Possibilities are all around you.
In Lewis Carroll’s Through the Looking Glass and What Alice Found There, Alice encounters the White Queen. The Queen begins to explain how you can’t do two things at once, but the conversation takes a different turn.
Alice laughed, “There’s no use trying.” she said: “one can’t believe impossible things.”
“I daresay you haven’t had much practice,” said the Queen. “When I was your age, I always did it for half-an-hour a day. Why sometimes I’ve believed as many as six impossible things before breakfast…”
Possibilities do exist
When I can’t see how a situation can improve, this simple exchange between Alice and the Queen reminds me that possibilities do exist.
As I work with teams and they share challenges and insurmountable obstacles, I sense hopelessness.Unknowingly, they become helpless. Like Alice, they see no possible way to change the situation or even a simple process.
Have you ever felt this? I’ve been there myself — many times.
Making a difference, changing what is to what can be, depends on our willingness to believe in “as many as six impossible things before breakfast…” or lunch or in the middle of a meeting.
Inspiration for possibilities
I am always looking for what is possible. How have others tackled a difficult problem or found a better way to improve their lives, school, plant, or office?
We can always do better. Two books inspired me to believe in the possibilities of excellence in myself and workplaces.
Ed Catmull (co-founder of Pixar Animation Studios) showed me in Creativity, Inc: Overcoming the Unseen Forces That Stand in the Way of True Inspiration what is possible when we have deep conversations value the creativity in each person and our collective work.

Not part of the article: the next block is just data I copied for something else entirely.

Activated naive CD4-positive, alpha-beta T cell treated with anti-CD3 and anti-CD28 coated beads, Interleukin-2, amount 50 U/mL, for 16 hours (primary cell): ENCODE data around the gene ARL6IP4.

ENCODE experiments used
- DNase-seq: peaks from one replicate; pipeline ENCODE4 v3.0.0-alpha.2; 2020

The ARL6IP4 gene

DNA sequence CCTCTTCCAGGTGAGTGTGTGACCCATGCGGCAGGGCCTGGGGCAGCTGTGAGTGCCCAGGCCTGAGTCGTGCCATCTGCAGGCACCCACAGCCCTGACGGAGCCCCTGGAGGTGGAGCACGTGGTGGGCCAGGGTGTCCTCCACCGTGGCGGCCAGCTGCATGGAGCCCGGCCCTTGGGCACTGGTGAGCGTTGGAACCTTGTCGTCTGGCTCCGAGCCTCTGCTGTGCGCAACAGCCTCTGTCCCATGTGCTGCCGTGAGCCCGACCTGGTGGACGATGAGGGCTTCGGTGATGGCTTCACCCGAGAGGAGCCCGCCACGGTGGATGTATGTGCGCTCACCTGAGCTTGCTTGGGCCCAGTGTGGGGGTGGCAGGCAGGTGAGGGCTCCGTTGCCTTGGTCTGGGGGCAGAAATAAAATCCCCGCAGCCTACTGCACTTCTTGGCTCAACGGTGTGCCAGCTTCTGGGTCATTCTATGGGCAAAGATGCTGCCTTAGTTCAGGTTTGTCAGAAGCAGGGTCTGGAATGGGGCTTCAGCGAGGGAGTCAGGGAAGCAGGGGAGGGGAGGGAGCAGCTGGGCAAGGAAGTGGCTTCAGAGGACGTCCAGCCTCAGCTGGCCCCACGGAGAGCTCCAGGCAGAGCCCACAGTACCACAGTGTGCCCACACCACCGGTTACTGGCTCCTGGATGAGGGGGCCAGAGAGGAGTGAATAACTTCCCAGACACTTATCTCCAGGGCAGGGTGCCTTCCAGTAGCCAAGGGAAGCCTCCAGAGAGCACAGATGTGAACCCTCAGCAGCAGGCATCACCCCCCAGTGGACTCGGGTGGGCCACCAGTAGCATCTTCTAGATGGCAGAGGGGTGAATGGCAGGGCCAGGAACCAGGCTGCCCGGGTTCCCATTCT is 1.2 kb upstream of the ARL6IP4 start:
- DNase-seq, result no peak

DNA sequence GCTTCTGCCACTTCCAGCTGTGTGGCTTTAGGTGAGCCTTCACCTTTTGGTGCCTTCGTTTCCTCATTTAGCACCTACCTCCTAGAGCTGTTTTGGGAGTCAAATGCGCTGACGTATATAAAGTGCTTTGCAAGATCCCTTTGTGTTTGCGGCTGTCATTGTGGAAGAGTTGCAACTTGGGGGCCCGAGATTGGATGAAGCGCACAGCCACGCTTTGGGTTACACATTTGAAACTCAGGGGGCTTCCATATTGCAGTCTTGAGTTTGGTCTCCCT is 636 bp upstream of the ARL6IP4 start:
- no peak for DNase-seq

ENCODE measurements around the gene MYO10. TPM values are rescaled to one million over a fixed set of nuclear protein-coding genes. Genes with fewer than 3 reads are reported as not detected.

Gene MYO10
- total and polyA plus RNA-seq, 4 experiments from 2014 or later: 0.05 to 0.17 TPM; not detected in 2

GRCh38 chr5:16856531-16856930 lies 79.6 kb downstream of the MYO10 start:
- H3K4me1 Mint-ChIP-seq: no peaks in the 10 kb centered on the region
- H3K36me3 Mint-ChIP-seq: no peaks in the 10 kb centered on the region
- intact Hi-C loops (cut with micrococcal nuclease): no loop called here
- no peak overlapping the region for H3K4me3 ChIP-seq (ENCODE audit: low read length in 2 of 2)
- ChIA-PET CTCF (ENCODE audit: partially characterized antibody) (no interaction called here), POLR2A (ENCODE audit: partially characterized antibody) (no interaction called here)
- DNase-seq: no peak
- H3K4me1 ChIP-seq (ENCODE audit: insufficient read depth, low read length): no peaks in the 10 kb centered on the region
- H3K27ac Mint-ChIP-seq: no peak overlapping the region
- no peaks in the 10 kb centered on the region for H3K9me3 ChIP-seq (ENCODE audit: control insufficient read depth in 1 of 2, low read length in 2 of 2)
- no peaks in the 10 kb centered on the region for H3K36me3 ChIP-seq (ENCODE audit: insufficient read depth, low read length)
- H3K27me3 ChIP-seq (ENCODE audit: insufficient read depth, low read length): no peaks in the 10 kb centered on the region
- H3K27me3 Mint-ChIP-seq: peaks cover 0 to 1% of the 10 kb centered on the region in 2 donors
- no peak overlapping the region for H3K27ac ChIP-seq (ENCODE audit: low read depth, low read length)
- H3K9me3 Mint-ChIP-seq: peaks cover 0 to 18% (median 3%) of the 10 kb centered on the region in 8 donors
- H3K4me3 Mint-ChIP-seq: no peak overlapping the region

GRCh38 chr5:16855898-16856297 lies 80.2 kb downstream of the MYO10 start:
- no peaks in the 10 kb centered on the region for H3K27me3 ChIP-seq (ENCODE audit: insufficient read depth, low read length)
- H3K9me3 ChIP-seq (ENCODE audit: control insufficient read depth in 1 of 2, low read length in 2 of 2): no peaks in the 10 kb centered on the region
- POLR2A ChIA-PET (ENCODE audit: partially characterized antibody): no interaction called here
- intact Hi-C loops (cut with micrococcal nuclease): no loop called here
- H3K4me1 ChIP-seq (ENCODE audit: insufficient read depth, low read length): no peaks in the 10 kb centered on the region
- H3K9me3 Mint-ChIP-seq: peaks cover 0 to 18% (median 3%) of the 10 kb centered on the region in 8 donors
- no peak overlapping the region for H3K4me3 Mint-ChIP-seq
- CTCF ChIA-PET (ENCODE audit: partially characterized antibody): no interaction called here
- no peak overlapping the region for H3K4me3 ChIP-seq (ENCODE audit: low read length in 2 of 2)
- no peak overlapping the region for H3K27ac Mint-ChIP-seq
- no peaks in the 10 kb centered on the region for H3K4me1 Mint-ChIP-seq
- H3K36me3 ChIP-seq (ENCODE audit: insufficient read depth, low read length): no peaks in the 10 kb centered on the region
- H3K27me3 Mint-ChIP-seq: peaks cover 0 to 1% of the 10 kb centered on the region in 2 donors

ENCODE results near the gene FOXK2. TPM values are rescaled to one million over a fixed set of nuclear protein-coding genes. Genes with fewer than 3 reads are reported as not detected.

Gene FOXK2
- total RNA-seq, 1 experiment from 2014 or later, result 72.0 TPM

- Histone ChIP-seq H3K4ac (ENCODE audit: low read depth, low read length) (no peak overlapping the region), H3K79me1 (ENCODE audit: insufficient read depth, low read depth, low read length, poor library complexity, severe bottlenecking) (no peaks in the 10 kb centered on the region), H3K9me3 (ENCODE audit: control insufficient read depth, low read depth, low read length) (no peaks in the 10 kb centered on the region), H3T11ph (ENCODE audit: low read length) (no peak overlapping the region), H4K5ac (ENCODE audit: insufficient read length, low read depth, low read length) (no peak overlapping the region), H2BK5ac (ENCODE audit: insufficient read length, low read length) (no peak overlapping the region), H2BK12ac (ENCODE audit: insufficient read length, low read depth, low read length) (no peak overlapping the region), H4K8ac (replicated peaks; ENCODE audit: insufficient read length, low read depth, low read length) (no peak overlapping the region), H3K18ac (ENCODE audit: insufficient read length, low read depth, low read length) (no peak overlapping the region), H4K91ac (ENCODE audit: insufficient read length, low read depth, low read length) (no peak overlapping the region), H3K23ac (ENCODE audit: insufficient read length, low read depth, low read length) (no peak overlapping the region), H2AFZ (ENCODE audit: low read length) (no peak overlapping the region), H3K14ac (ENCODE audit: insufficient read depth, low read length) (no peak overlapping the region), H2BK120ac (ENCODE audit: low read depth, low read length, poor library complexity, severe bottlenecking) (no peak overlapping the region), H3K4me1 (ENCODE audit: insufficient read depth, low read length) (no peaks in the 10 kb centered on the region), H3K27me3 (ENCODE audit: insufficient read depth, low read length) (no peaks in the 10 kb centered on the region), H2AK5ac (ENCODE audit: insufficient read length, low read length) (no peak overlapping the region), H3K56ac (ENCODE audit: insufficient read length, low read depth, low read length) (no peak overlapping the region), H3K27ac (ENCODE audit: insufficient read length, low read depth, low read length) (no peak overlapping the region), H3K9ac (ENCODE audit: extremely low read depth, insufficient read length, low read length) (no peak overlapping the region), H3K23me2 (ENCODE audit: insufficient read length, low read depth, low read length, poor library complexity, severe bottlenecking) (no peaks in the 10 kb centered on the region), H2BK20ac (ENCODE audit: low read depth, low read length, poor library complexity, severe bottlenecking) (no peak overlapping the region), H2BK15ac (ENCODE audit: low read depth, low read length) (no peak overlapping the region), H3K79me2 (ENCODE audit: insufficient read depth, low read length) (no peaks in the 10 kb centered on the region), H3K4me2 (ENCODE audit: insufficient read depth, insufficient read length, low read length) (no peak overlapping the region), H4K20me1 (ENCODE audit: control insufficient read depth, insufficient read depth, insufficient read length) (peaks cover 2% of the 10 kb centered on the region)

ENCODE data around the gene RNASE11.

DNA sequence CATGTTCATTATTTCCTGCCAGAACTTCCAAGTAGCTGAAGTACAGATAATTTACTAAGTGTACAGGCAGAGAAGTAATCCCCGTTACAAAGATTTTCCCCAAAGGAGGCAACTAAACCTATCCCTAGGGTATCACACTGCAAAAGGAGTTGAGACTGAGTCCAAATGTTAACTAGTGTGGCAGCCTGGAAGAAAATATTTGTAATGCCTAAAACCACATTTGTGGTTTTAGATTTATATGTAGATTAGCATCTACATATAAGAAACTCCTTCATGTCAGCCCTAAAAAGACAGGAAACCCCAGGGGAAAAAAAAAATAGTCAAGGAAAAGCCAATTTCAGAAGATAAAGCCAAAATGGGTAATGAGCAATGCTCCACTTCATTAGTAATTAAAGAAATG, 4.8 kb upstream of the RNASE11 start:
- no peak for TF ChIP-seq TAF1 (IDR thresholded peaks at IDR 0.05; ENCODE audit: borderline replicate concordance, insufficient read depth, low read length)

As Ed explains . . .
“This book . . . is about the ongoing work of paying attention–of leading by being self-ware, as managers and as companies. It is an expression of the ideas that I believe make the best in us possible.” (p. xvi)
The examples, the tools, the story of the people who create provides steps, possibilities of what can be in our organizations. I realize a school or a manufacturing plant is not the same as a creative studio. But these strategies apply to many situations and contexts.
How do we allow creativity, inspiration, or our voice to open the door to possibilities? Here are four ideas from Pixar worth considering.
- Dailies or Solving Problems Together
Ongoing dialogue, feedback, and collective problem-solving engages the entire team to support projects. Even when I am the lead on the project, our entire team contributes to my success by candidly providing feedback, insights, or a perspective that I may have missed. The output creates a more innovative, creative, or practical product or solution.
- Research Trips
For the film, Ratatouille, the team went to France and ate in the best restaurants, talked to the chef’s, and observed what happens in the kitchen. Their research added a level of authenticity to the storyline that the team might otherwise have missed. You can’t always find the solution in the conference room. How many times have you sat in meetings solving problems for people and situations that you do not fully understand? Get up and go to the source. See the challenge first-hand.
- Integrating Technology and Art